Scientific breakthroughs and history-changing discoveries happen at St. Jude on a regular basis. Who’s to say the next one won’t come from a current patient?

During a recent science camp sponsored by the St. Jude School Program by Chili’s, a group of elementary students conducted tests and recorded their findings. This weeklong event for budding scientists culminated a series of optional camps ranging from art and gardening to photography.

The school’s new principal, Randy Thompson, says the camps offered a taste of project-based learning, customized to each student’s interests and academic needs.

“Project-based learning engages students in a deeper and more connected understanding of their learning by integrating 21st century skills such as critical thinking, collaboration, creativity and communication,” Thompson says. “We’re asking students to think about real issues they’d like to tackle, whether it’s a need in their own communities, or in the world at large. And then we challenge them not just to come up with solutions, but to sell others on their solutions. They have to be able to plan and to present what they’ve learned.”

Thompson acquired his belief in project-based learning through his 20 years in the Memphis and Shelby County School systems, first as a middle school math teacher and then as principal of Snowden School and Idlewild Elementary School.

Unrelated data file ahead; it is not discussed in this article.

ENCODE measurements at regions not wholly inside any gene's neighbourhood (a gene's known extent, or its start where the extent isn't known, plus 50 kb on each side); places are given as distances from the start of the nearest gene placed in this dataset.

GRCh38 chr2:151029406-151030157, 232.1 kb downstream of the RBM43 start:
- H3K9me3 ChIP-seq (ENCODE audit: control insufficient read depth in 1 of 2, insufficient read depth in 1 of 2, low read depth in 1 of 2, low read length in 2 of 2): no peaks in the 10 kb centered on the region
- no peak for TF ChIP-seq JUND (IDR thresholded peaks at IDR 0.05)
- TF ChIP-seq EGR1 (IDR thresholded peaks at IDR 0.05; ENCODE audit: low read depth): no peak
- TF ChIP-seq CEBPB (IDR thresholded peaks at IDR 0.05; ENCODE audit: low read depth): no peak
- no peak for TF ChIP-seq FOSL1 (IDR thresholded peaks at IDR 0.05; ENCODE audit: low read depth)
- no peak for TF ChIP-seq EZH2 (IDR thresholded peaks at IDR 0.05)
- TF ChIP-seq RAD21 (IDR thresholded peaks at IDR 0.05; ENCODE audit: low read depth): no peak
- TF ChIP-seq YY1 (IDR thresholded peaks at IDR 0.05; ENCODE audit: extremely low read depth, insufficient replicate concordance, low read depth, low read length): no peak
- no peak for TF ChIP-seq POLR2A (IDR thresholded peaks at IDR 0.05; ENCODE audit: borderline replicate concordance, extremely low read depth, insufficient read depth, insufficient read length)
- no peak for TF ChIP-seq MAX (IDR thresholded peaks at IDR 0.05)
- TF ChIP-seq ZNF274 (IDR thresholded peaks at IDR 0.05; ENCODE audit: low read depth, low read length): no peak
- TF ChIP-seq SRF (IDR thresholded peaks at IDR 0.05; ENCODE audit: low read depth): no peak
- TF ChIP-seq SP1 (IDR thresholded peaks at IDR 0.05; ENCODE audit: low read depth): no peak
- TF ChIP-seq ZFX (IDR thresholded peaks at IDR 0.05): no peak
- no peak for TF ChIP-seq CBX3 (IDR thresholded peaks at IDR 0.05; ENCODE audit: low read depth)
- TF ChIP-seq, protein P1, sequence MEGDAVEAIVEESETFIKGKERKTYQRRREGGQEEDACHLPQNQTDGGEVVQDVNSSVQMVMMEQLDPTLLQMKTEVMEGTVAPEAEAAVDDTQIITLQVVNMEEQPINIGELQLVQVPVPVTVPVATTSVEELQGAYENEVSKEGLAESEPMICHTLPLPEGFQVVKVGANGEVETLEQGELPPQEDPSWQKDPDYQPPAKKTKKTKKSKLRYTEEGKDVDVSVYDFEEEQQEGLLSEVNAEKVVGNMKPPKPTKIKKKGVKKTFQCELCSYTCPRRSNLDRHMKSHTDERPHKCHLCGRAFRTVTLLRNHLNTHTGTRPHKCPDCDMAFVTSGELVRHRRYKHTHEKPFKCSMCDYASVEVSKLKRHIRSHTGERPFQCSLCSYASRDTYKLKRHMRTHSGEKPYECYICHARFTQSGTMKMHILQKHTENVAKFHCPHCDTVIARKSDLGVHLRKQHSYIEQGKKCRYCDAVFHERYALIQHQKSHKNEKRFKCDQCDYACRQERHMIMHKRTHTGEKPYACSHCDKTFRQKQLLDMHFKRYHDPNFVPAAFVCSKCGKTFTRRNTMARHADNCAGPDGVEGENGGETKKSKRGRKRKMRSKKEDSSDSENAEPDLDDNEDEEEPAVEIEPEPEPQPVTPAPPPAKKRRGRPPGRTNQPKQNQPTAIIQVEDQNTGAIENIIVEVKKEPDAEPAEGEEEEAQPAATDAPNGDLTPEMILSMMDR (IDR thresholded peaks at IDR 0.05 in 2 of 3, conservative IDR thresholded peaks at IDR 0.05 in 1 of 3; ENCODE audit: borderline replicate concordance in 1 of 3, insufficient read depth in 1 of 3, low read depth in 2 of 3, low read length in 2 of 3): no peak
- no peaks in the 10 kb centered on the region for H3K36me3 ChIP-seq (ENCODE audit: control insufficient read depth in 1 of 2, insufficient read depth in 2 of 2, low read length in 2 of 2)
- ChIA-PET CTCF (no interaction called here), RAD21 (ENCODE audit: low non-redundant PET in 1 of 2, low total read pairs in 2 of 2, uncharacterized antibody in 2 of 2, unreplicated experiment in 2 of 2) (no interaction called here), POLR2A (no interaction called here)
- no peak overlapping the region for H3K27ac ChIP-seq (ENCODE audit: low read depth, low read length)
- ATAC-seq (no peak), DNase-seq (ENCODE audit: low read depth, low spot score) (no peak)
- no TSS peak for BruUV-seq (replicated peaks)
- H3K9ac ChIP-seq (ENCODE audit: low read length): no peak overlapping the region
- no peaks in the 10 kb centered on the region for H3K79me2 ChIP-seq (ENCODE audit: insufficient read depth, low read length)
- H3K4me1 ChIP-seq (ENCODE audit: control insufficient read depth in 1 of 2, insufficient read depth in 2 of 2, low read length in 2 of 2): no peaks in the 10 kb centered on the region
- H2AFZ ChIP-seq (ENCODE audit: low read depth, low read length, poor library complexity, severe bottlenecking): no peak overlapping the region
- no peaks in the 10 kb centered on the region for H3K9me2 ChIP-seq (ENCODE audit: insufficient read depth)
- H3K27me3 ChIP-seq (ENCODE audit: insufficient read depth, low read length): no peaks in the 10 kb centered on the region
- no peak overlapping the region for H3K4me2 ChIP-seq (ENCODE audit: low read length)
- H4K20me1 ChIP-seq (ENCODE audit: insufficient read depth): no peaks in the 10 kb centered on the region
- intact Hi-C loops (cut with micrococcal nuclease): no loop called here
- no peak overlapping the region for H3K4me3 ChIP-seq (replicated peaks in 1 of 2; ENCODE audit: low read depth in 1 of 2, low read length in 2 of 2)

He says he was excited by the prospect of this new opportunity. His past experience with St. Jude School Program students had demonstrated the quality of the staff and curriculum. He will help Head of School Programs Laurie Leigh shepherd this program into a new era, one enhancing opportunities by expanding its facilities.

“Next year we’ll be operating in a new 10,000-square-foot space,” Thompson explains, showing off a drawing of the new facility. “We’re using 2,000 square feet now. Our new space will provide expanded classroom space and new library and lab exploration areas. We’ll also have a pre-K program for the first time.”

One thing that won’t change is assurance that what they teach aligns with their students’ home school curricula and academic requirements. Whenever possible, the school uses books and assignments from students’ home schools or coordinates with local schools on St. Jude-provided curricula.

Project-based learning extends traditional common core standards and skills, giving students a chance to drive their own learning. This type of learning helps students see the connections between what they learn and how to use this knowledge in the real world. The flexibility also helps them work around their treatment schedules.

“Simply put,” Thompson says, “project-based learning takes learning beyond the traditional classroom, which is a perfect fit for our students at St. Jude. Our goal is for students to take what they have learned while here and implement that learning in their own schools when they return home.”